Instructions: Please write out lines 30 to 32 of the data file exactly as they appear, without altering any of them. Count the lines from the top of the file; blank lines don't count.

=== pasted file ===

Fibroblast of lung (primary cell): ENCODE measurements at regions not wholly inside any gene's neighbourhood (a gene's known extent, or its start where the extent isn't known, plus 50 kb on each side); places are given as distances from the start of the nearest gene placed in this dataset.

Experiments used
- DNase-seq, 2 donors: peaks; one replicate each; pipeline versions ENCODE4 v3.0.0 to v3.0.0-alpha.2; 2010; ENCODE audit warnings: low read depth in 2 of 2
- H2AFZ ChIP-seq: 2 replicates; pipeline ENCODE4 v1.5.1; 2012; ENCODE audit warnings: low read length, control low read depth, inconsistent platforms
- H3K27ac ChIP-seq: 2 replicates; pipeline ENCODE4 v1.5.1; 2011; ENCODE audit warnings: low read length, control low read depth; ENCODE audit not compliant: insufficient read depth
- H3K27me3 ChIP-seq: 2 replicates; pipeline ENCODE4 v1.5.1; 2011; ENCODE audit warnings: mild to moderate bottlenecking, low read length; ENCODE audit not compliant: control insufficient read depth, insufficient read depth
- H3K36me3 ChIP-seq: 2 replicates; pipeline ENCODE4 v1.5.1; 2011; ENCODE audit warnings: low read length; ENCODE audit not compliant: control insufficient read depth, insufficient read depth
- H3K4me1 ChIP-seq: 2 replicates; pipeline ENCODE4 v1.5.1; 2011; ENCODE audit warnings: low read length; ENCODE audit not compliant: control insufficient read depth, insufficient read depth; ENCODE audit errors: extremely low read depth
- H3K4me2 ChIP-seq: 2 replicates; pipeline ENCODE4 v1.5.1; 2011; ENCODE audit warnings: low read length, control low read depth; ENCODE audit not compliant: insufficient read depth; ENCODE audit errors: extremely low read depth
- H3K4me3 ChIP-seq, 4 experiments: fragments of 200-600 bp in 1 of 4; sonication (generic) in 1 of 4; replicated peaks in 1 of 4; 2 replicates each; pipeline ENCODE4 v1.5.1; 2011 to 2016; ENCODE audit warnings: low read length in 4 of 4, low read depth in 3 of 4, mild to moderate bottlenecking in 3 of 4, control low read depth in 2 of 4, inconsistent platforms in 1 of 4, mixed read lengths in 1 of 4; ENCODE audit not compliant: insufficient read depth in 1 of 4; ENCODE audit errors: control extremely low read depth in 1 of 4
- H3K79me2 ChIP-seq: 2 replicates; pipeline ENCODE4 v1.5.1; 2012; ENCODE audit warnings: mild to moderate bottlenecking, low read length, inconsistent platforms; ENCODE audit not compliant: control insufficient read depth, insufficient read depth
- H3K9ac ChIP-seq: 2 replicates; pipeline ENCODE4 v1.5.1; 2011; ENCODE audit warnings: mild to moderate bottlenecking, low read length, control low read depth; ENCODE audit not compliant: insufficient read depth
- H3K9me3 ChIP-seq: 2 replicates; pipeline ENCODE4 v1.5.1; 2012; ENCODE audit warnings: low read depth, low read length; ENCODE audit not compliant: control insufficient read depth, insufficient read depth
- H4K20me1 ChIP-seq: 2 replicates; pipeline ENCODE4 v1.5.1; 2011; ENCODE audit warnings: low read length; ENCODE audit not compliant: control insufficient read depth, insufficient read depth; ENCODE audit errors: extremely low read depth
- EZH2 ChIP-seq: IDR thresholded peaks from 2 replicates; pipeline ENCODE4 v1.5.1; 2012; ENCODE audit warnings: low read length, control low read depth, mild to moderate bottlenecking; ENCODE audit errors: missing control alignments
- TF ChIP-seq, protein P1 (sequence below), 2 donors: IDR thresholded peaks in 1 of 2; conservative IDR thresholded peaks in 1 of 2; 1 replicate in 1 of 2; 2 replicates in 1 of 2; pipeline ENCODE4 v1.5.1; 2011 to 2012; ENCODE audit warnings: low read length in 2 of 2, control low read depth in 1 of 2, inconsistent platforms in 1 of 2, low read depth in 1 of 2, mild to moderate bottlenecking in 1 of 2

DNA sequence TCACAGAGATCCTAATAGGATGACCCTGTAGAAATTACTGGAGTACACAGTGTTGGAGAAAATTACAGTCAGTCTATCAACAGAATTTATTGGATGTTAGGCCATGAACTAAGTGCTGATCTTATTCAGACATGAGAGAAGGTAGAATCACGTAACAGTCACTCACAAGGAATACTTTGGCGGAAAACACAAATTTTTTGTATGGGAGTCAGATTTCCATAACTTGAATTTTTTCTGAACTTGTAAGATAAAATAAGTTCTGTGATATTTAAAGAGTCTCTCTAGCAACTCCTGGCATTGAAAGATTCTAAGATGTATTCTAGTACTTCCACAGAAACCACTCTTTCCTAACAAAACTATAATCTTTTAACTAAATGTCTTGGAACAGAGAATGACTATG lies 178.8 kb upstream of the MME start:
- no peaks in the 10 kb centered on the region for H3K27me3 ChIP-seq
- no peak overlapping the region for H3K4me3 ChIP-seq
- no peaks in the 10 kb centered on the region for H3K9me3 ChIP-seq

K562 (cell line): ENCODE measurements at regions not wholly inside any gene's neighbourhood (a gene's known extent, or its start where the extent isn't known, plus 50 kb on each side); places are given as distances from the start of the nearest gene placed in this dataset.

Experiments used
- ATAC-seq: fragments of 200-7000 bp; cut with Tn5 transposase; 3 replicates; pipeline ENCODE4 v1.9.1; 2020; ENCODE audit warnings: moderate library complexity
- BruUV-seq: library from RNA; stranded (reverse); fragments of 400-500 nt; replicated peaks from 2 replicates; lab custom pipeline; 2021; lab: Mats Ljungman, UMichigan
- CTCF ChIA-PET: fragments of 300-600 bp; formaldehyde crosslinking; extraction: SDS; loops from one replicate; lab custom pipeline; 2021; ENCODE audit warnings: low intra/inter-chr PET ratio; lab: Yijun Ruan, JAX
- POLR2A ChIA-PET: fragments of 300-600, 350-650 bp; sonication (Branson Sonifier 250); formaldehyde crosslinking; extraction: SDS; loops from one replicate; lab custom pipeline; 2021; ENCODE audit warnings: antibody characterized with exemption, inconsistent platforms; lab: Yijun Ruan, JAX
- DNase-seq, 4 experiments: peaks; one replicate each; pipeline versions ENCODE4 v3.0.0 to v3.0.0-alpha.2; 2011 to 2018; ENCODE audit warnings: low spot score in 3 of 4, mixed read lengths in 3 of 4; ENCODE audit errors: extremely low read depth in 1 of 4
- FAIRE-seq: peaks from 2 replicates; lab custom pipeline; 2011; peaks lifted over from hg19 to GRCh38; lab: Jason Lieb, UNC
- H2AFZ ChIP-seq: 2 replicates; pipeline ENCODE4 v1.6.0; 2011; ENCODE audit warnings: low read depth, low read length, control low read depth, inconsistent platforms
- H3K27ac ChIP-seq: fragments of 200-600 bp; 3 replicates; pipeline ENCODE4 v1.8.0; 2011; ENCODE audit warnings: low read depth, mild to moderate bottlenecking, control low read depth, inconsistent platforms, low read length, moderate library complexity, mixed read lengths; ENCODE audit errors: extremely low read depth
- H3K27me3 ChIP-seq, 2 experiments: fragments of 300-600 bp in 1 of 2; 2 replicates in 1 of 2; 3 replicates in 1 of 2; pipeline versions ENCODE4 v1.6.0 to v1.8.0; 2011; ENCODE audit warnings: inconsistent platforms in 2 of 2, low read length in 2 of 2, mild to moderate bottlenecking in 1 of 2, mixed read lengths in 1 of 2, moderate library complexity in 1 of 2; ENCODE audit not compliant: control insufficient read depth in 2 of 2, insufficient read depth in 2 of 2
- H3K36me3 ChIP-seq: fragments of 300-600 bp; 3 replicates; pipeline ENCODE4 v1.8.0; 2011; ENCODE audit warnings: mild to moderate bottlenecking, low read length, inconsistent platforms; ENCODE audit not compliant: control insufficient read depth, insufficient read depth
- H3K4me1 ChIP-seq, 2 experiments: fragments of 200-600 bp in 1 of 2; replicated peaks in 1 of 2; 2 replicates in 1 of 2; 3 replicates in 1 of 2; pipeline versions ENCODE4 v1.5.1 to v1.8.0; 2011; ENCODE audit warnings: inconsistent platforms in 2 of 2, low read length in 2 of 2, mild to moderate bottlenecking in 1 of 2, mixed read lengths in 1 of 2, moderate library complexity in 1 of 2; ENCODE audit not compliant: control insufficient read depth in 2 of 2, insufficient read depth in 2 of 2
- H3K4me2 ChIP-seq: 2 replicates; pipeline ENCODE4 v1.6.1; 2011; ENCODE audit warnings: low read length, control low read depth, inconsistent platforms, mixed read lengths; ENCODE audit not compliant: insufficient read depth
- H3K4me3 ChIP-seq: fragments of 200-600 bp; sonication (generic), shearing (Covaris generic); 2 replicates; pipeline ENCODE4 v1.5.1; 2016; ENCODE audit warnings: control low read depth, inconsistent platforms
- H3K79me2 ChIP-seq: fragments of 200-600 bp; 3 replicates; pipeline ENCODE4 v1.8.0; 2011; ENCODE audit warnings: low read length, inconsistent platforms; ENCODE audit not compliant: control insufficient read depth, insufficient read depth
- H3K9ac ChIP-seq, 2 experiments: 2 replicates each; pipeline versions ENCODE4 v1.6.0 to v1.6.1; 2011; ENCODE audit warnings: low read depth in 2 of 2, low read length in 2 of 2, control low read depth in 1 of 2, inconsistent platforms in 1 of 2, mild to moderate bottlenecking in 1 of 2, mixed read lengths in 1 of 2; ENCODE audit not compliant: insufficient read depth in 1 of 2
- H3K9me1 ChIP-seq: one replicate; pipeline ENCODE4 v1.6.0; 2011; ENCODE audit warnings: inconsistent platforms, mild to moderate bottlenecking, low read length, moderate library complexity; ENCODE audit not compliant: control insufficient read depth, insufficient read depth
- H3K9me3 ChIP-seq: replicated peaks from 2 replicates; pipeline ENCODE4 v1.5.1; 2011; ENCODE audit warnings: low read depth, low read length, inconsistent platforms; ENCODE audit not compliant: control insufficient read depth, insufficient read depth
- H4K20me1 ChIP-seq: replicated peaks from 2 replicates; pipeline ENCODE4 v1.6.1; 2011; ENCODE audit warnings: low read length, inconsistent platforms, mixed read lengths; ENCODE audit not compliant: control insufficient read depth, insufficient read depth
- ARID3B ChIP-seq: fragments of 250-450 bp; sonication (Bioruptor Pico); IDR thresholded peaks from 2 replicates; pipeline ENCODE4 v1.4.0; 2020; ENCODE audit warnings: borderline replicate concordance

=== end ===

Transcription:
- H3K27ac ChIP-seq: fragments of 200-600 bp; 3 replicates; pipeline ENCODE4 v1.8.0; 2011; ENCODE audit warnings: low read depth, mild to moderate bottlenecking, control low read depth, inconsistent platforms, low read length, moderate library complexity, mixed read lengths; ENCODE audit errors: extremely low read depth
- H3K27me3 ChIP-seq, 2 experiments: fragments of 300-600 bp in 1 of 2; 2 replicates in 1 of 2; 3 replicates in 1 of 2; pipeline versions ENCODE4 v1.6.0 to v1.8.0; 2011; ENCODE audit warnings: inconsistent platforms in 2 of 2, low read length in 2 of 2, mild to moderate bottlenecking in 1 of 2, mixed read lengths in 1 of 2, moderate library complexity in 1 of 2; ENCODE audit not compliant: control insufficient read depth in 2 of 2, insufficient read depth in 2 of 2
- H3K36me3 ChIP-seq: fragments of 300-600 bp; 3 replicates; pipeline ENCODE4 v1.8.0; 2011; ENCODE audit warnings: mild to moderate bottlenecking, low read length, inconsistent platforms; ENCODE audit not compliant: control insufficient read depth, insufficient read depth